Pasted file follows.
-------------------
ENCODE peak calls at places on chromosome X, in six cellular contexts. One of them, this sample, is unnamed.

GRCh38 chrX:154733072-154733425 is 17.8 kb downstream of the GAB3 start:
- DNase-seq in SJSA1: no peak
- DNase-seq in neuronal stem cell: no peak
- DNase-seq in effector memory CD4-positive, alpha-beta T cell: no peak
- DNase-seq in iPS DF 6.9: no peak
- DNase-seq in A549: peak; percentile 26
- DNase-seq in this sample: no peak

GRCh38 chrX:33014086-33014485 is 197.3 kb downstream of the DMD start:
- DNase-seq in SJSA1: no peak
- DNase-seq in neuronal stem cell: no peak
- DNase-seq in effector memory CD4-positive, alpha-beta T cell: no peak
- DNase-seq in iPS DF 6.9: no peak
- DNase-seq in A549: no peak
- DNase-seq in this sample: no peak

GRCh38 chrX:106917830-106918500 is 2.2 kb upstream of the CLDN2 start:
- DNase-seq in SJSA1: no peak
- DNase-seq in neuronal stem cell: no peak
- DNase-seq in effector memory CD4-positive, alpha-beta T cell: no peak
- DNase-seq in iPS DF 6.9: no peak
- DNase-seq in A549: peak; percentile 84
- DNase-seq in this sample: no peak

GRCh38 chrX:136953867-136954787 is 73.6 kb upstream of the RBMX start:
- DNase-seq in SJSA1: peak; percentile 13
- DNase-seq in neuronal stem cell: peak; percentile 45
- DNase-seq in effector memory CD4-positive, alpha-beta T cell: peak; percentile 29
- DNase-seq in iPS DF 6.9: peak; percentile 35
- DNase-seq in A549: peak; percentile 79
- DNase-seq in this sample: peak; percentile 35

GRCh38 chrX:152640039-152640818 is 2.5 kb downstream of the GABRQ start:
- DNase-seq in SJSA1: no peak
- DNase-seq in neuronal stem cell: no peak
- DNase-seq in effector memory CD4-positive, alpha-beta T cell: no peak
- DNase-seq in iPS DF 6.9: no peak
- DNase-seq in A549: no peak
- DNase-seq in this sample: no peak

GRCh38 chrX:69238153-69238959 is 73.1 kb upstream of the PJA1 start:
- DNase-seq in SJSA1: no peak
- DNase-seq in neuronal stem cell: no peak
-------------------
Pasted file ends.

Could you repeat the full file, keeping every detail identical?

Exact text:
ENCODE peak calls at places on chromosome X, in six cellular contexts. One of them, this sample, is unnamed.

GRCh38 chrX:154733072-154733425 is 17.8 kb downstream of the GAB3 start:
- DNase-seq in SJSA1: no peak
- DNase-seq in neuronal stem cell: no peak
- DNase-seq in effector memory CD4-positive, alpha-beta T cell: no peak
- DNase-seq in iPS DF 6.9: no peak
- DNase-seq in A549: peak; percentile 26
- DNase-seq in this sample: no peak

GRCh38 chrX:33014086-33014485 is 197.3 kb downstream of the DMD start:
- DNase-seq in SJSA1: no peak
- DNase-seq in neuronal stem cell: no peak
- DNase-seq in effector memory CD4-positive, alpha-beta T cell: no peak
- DNase-seq in iPS DF 6.9: no peak
- DNase-seq in A549: no peak
- DNase-seq in this sample: no peak

GRCh38 chrX:106917830-106918500 is 2.2 kb upstream of the CLDN2 start:
- DNase-seq in SJSA1: no peak
- DNase-seq in neuronal stem cell: no peak
- DNase-seq in effector memory CD4-positive, alpha-beta T cell: no peak
- DNase-seq in iPS DF 6.9: no peak
- DNase-seq in A549: peak; percentile 84
- DNase-seq in this sample: no peak

GRCh38 chrX:136953867-136954787 is 73.6 kb upstream of the RBMX start:
- DNase-seq in SJSA1: peak; percentile 13
- DNase-seq in neuronal stem cell: peak; percentile 45
- DNase-seq in effector memory CD4-positive, alpha-beta T cell: peak; percentile 29
- DNase-seq in iPS DF 6.9: peak; percentile 35
- DNase-seq in A549: peak; percentile 79
- DNase-seq in this sample: peak; percentile 35

GRCh38 chrX:152640039-152640818 is 2.5 kb downstream of the GABRQ start:
- DNase-seq in SJSA1: no peak
- DNase-seq in neuronal stem cell: no peak
- DNase-seq in effector memory CD4-positive, alpha-beta T cell: no peak
- DNase-seq in iPS DF 6.9: no peak
- DNase-seq in A549: no peak
- DNase-seq in this sample: no peak

GRCh38 chrX:69238153-69238959 is 73.1 kb upstream of the PJA1 start:
- DNase-seq in SJSA1: no peak
- DNase-seq in neuronal stem cell: no peak